Staggering Statistics, Compassion, and You

I read last week that there are 65.3 million refugees in the world. 65.3 million. 

It blew my mind a little bit, and not in a good way. California has a population of 39 million. There are more global refugees right now than there are people in California. (And as someone who drives in the insane traffic of southern California, let me tell you – there are MORE than enough people in California!)

You’ve probably heard about compassion fatigue – the concept that we all care a little bit less about each tragedy that comes because there are SO MANY that they just wear us down. We can’t possibly care about everything and everyone who is struggling, can we?

In college my roommates and I volunteered for Heifer International. Heifer is an organization that gives animals (and training to care for, raise, and sell their offspring, milk, or eggs) to people in the developing world to help them lift themselves out of poverty. We raised a good bit of money doing it and had a blast to boot.

(We also got to sit in the front row when Bono visited our college, which is probably the coolest thing I’ve ever done in my life, but that’s another story for another time.)

But when I think about compassion fatigue, I think about the time we met with older student leaders to pitch them on helping us pitch Heifer to the larger student body. Two guys I deeply respected listened to us and then looked us straight in the eyes and said:

“I don’t know how you can spend time working for Heifer when there is such a serious famine in eastern Africa.”

A long, awkward pause ensued.

We were dumbfounded. But since we were sophomores and they were seniors, we decided to drop Heifer and focus on the famine instead.

For about ten minutes.

Then we realized – hey, there are lots of people who need help, and maybe God calls different people to different areas of expertise, focus, and love. We couldn’t run a college Heifer chapter and famine relief, but we could launch Heifer and let them launch the famine relief. God cared about both, but we had to focus on one.

The same is true today. We can and should pray for the world. We can and should do what we can to work for justice everywhere and anywhere we can. But we also have to listen to the work of the Spirit in our individual hearts. Where is God calling you to love and serve? We can’t do everything. We often can’t even do a bunch of things. But we can all do something.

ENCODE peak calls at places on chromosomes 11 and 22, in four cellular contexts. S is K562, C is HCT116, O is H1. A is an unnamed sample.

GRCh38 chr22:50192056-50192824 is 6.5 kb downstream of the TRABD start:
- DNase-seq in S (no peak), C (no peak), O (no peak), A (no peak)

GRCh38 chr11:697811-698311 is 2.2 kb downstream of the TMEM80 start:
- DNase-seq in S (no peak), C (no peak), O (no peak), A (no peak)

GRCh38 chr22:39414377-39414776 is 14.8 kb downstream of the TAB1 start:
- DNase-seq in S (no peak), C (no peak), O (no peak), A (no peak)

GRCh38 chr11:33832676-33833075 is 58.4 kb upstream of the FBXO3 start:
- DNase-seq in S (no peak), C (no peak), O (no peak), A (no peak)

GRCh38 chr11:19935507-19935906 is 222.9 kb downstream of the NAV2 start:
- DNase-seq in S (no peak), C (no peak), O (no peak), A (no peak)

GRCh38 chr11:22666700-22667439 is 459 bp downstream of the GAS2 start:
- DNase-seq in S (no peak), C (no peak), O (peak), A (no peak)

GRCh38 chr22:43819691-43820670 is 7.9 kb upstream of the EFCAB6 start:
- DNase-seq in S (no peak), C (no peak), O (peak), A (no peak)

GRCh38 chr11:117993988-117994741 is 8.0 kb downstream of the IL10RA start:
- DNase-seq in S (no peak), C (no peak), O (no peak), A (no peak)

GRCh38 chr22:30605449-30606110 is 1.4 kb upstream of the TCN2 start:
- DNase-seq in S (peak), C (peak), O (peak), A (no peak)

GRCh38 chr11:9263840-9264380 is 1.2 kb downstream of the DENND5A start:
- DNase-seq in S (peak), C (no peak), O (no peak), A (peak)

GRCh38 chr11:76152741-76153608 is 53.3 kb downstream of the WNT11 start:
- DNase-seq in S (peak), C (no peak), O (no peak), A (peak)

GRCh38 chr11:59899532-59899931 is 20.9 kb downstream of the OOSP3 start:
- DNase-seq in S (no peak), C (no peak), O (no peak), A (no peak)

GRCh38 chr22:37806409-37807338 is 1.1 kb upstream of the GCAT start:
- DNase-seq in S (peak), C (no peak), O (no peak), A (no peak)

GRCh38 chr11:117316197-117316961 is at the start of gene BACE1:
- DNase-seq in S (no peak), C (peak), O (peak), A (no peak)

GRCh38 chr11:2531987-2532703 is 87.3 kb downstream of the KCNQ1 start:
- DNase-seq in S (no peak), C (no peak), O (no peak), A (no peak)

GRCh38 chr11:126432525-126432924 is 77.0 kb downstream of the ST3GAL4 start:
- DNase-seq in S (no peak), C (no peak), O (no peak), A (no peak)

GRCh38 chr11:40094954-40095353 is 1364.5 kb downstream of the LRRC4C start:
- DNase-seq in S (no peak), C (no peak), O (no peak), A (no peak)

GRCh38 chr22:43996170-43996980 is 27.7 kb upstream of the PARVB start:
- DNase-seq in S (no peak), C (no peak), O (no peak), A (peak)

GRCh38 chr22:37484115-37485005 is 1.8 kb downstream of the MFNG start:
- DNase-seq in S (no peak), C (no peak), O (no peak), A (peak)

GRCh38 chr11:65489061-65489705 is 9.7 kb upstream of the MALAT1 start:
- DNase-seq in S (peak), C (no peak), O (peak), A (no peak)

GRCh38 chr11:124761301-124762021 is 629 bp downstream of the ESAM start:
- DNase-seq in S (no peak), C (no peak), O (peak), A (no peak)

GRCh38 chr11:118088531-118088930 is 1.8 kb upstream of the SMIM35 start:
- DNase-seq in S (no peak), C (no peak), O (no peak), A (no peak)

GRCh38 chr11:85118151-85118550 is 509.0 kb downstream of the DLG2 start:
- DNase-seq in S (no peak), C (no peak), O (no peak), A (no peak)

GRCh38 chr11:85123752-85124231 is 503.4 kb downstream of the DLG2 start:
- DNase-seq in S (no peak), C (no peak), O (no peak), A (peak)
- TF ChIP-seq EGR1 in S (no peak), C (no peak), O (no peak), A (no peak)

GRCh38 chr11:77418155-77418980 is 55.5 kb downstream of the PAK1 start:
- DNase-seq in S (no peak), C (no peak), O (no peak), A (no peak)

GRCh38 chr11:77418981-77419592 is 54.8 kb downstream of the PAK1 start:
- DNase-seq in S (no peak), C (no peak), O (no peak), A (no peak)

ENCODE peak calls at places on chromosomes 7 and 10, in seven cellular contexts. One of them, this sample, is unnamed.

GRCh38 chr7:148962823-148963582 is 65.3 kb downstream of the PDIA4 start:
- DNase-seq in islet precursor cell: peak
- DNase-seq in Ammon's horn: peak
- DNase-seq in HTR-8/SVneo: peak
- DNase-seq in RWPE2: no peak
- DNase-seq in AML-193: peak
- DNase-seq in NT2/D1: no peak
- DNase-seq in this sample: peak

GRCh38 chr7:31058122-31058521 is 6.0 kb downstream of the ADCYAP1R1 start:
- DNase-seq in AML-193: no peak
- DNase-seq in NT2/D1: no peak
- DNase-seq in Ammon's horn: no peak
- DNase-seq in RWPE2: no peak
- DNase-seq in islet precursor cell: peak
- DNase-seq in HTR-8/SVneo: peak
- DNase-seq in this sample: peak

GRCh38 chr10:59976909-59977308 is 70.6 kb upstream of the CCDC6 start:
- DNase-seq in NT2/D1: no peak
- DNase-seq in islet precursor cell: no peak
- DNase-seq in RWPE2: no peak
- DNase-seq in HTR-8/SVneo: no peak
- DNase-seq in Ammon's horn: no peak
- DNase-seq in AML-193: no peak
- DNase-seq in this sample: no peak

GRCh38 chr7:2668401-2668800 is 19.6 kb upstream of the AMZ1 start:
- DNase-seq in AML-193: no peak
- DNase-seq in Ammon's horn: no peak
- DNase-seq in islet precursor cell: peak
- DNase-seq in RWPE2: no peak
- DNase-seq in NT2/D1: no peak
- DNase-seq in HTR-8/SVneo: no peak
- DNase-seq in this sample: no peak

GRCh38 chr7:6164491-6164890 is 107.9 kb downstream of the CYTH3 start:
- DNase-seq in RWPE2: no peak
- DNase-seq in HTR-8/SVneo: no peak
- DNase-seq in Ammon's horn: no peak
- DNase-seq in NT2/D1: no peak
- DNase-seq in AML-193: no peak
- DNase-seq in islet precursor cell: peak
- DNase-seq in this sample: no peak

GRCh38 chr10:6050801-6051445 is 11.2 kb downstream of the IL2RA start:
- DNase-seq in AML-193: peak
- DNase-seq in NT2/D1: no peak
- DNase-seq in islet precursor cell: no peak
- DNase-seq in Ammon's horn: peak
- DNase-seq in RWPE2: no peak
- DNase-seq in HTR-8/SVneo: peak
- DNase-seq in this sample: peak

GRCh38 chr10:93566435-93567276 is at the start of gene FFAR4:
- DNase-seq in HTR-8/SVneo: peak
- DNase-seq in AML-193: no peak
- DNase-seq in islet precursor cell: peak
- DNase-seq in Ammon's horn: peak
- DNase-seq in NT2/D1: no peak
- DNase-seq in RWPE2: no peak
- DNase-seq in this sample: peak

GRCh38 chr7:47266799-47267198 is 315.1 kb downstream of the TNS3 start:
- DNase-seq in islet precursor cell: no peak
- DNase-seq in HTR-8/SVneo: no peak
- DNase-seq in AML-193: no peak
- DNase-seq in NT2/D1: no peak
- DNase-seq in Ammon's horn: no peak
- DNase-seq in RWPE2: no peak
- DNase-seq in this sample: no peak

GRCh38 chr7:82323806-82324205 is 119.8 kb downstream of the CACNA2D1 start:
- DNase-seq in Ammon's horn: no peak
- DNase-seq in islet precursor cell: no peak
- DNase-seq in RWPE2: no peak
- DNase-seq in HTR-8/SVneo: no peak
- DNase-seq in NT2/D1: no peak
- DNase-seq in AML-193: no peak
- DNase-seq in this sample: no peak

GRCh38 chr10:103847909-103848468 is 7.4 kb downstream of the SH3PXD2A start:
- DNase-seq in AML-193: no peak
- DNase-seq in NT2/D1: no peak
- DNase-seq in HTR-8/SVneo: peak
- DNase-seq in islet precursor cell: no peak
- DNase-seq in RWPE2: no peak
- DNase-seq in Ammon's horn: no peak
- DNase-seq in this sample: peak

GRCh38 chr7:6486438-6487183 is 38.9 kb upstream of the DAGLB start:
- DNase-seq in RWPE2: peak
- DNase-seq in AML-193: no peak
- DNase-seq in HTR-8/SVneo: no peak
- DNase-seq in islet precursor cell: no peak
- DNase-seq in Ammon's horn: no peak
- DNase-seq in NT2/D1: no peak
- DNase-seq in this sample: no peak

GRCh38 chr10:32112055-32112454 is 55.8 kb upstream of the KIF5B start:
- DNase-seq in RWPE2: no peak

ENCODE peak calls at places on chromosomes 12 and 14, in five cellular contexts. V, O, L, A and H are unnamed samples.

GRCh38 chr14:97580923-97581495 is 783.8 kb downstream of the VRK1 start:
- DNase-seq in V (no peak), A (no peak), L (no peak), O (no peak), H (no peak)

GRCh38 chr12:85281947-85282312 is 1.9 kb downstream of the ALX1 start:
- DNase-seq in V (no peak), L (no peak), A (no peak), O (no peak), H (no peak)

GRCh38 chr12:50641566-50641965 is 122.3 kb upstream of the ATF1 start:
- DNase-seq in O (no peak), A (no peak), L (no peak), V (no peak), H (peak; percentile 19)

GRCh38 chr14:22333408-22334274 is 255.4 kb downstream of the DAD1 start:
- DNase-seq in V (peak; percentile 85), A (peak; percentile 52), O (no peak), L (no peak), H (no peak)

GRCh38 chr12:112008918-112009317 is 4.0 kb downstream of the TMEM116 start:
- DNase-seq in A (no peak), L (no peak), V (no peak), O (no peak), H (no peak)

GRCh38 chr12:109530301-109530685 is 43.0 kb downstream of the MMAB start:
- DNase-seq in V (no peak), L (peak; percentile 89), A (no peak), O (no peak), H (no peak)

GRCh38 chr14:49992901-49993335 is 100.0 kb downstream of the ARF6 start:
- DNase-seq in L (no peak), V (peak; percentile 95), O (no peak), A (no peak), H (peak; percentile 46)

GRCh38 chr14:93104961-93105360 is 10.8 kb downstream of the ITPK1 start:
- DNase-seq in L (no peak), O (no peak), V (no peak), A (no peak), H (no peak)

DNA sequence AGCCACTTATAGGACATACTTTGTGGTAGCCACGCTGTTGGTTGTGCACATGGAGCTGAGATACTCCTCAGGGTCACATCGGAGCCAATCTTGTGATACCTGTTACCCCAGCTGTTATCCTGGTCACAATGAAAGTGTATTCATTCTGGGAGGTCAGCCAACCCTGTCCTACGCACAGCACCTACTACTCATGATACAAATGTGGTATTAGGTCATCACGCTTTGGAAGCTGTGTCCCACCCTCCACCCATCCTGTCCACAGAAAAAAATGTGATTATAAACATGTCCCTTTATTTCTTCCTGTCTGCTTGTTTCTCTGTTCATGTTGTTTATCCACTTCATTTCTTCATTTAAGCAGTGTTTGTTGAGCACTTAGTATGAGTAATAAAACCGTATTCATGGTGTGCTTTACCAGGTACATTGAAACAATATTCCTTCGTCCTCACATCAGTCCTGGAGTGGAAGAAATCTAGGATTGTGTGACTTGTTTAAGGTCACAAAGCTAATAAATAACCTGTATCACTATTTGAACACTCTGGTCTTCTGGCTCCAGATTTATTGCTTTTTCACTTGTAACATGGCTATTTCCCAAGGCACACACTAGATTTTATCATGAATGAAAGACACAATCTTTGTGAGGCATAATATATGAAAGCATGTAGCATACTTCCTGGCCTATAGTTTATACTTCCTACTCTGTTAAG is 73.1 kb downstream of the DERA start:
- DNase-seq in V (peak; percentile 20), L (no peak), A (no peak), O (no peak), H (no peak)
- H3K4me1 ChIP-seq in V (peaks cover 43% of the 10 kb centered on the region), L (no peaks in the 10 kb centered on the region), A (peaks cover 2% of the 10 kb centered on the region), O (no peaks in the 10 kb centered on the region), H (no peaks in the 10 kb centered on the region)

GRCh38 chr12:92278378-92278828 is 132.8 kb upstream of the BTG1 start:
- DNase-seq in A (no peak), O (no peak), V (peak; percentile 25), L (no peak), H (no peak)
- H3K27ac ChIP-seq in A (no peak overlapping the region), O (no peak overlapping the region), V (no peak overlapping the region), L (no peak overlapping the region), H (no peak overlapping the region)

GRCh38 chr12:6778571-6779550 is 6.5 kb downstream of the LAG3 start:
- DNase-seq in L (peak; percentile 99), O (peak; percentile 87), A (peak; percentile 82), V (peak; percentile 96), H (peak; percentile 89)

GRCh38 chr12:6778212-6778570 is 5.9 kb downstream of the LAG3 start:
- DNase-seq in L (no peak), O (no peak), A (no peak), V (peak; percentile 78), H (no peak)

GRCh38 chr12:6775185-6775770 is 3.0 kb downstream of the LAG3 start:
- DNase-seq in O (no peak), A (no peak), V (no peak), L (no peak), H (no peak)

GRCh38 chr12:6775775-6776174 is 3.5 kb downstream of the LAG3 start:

Mother Theresa is said to have put it this way:

Not all of us can do great things. But all of us can do small things with great love.

Last year one California mom heard about the refugee crisis in Europe and decided to focus on doing one small thing–helping moms get carriers to help transport their babies. Can you imagine carrying an infant or toddler in your arms for miles and miles, and perhaps even trying to hold onto them in a flimsy boat across a raging sea? It’d add so much fatigue, stress, and fear to an already nearly impossible journey.

So this mom founded Carry the Future, an organization dedicated to getting used and new baby carriers into the hands of those who needed them so desperately. It’s a small niche, but it was on her heart. Since 2015 organization has donated thousands of carriers to moms (and dads!) who can now easily keep their little ones close to their hearts as they seek new, safe homes.

It’s one beautiful example of the difference one person can make when they respond to a focused need.

Our world is full of crisis. Our neighborhoods are full of hardships. We can’t do everything, but we can each do something. Maybe your calling isn’t animals or baby carriers. But you do have a calling. Don’t let compassion fatigue have the last word. Pray, focus, give, and love. Say no to most things, but say yes to the thing God sets before you.

The statistics are staggering, but the love of Jesus for this crazy world is even more staggering still.

Where is he leading you to serve?

[This site is in no way affiliated with Heifer International or Carry the Future. The thoughts expressed above are solely the author’s and no offer is being solicited from the reader. Though if you want to support either organization, they’re both pretty awesome, in the author’s opinion.]


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